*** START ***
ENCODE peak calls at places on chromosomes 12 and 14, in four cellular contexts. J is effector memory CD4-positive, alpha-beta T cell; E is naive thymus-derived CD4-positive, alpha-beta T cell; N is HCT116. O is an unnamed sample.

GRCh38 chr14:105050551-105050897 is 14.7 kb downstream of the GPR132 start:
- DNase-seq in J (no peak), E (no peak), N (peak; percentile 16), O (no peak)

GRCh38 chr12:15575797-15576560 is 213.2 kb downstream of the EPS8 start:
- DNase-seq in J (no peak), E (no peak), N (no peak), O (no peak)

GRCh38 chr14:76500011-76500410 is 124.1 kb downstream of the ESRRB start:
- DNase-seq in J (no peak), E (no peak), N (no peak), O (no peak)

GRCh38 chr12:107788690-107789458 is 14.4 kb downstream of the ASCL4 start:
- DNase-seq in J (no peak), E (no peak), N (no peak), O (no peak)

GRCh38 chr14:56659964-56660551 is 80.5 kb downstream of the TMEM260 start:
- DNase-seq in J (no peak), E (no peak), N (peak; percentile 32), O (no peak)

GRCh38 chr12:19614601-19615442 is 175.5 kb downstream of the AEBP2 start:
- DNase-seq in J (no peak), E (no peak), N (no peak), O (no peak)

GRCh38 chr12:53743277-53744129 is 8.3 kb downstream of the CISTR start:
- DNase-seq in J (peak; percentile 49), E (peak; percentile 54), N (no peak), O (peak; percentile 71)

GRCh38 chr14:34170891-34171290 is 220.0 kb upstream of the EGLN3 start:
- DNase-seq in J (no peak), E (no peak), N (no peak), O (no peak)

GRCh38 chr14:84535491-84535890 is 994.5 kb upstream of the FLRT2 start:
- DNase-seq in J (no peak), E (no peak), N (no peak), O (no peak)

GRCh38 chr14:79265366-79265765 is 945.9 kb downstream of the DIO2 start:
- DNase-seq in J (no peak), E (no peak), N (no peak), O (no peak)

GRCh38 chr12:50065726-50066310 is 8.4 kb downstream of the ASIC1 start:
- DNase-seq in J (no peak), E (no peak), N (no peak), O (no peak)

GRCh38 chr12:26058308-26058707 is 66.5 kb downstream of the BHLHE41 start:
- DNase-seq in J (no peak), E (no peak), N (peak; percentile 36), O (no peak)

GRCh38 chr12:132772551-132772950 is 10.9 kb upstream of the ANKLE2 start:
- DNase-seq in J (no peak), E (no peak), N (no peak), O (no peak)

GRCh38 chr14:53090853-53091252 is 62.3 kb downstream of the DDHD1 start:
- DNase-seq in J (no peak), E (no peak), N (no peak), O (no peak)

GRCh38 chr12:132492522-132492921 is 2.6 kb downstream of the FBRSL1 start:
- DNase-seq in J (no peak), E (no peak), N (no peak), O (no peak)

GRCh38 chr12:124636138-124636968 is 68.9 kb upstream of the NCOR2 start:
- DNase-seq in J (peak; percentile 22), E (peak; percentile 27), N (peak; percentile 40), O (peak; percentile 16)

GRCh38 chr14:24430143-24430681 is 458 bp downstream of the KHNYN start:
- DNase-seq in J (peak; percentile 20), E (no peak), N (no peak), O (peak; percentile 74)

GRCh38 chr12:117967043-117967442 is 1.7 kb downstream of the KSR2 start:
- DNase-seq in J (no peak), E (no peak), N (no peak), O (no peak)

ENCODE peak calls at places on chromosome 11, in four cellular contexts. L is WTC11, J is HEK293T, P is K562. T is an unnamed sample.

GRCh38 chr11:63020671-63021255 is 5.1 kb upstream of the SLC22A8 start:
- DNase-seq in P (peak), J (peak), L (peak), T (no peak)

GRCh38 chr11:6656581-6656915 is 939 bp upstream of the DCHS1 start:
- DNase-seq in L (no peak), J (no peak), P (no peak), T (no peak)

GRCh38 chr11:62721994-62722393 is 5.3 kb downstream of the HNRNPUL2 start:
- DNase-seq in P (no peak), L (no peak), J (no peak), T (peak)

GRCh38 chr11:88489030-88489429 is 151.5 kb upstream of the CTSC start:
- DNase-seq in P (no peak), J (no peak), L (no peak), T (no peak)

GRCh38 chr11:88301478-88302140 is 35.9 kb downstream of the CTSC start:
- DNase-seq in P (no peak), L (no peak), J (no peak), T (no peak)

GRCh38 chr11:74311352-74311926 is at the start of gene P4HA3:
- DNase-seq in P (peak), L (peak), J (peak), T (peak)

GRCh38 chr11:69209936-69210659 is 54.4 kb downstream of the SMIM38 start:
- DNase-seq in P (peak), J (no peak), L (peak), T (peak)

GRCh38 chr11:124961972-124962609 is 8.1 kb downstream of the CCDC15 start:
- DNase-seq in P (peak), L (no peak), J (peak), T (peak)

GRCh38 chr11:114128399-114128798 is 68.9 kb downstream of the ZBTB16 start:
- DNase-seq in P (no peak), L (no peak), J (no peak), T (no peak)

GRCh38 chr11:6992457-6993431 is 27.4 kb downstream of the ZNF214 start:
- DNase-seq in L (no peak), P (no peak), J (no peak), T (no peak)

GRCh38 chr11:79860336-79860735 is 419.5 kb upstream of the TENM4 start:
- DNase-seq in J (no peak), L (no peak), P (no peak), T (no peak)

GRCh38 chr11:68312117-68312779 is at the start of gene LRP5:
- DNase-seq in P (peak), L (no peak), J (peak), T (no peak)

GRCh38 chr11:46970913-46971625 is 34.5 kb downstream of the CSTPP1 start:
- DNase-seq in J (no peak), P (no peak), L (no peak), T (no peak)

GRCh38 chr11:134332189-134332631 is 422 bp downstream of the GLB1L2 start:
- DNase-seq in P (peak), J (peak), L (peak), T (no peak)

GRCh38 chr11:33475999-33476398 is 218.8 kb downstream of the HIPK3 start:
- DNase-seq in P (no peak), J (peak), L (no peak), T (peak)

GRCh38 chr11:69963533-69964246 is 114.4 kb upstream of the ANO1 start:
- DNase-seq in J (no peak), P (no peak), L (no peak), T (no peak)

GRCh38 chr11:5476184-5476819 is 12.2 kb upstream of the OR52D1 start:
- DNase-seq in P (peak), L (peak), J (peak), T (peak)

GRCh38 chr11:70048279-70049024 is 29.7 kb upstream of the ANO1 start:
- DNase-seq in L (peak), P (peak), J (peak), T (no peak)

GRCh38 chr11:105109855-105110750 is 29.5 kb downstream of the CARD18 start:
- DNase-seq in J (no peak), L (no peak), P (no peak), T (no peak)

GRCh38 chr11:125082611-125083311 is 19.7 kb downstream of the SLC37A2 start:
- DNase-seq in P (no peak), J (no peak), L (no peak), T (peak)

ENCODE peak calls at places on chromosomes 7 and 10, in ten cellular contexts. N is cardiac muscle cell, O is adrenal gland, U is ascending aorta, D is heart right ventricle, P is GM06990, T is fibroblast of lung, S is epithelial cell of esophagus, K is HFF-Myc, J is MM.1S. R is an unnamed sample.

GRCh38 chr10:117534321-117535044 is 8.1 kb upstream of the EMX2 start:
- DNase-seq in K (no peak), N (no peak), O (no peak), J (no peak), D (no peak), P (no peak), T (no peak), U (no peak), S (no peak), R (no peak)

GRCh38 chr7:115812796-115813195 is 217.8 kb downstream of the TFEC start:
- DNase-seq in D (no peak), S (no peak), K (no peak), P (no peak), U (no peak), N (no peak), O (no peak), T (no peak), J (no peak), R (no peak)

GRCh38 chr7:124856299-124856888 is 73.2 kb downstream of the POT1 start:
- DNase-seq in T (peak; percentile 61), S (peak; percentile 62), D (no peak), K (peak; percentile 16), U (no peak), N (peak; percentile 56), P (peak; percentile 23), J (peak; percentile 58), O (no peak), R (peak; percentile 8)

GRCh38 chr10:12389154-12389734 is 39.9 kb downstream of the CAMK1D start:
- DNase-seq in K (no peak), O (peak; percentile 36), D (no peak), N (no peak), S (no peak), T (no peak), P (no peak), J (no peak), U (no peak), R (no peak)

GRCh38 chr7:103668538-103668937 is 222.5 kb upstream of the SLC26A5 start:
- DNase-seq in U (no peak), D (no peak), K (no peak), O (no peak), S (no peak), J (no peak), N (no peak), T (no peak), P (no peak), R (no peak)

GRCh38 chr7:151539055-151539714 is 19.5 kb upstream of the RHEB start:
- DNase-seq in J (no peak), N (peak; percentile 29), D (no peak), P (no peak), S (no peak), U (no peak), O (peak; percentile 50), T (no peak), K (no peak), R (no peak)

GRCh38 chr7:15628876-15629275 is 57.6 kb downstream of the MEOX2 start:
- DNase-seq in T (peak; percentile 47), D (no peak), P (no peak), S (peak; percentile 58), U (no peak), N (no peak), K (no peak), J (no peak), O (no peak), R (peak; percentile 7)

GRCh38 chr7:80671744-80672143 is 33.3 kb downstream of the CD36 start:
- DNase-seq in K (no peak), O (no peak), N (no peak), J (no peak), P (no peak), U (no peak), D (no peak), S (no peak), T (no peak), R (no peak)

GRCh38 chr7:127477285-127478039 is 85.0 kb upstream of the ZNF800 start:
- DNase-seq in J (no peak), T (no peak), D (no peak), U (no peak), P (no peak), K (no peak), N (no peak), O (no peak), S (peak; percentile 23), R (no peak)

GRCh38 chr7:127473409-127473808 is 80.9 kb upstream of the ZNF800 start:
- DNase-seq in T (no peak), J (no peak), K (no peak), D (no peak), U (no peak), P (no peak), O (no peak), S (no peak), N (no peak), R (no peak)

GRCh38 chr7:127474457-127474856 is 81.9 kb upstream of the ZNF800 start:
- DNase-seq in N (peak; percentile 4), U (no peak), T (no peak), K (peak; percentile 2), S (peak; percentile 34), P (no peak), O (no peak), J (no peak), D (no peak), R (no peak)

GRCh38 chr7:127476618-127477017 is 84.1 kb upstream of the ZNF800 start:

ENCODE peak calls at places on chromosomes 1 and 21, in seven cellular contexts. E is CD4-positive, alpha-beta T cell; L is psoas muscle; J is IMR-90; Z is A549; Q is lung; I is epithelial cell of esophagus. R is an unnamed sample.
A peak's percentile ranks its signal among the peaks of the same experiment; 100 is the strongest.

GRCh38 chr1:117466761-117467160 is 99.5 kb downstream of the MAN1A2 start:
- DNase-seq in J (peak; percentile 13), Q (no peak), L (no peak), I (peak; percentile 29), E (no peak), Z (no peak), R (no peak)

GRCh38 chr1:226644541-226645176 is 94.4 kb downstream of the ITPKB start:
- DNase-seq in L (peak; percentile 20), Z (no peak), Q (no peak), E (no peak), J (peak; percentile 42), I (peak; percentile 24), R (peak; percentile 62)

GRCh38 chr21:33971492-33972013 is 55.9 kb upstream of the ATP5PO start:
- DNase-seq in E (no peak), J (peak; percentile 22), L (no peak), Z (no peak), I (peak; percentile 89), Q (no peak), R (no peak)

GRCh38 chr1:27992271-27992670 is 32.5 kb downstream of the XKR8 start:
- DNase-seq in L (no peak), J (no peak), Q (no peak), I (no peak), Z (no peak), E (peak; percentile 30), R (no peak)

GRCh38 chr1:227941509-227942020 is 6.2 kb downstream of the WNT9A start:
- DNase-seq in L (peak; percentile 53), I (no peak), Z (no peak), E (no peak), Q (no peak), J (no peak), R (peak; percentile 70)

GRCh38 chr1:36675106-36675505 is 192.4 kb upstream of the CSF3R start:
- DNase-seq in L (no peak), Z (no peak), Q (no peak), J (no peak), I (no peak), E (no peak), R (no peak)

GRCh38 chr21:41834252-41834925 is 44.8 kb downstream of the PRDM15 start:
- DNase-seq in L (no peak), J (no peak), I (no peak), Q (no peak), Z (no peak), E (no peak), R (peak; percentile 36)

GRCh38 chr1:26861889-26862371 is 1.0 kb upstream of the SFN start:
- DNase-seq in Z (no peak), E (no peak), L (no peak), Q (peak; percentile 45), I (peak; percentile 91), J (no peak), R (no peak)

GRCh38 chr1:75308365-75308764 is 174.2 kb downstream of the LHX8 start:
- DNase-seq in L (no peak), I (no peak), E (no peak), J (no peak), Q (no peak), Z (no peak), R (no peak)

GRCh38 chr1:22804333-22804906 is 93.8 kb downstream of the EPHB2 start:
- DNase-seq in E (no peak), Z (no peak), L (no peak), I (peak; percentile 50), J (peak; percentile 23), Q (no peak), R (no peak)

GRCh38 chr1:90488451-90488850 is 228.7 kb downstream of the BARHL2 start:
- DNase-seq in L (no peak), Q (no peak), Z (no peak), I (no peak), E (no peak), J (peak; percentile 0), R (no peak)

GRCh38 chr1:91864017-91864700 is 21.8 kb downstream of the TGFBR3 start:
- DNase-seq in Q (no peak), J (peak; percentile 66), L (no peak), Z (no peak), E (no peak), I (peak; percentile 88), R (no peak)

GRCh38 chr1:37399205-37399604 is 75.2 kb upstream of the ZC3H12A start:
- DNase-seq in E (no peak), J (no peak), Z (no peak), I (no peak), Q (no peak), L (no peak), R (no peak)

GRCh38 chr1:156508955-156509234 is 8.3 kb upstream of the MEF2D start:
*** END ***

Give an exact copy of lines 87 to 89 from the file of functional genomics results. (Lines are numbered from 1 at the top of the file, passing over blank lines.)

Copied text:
- DNase-seq in K (no peak), O (peak; percentile 36), D (no peak), N (no peak), S (no peak), T (no peak), P (no peak), J (no peak), U (no peak), R (no peak)

GRCh38 chr7:103668538-103668937 is 222.5 kb upstream of the SLC26A5 start:
- DNase-seq in U (no peak), D (no peak), K (no peak), O (no peak), S (no peak), J (no peak), N (no peak), T (no peak), P (no peak), R (no peak)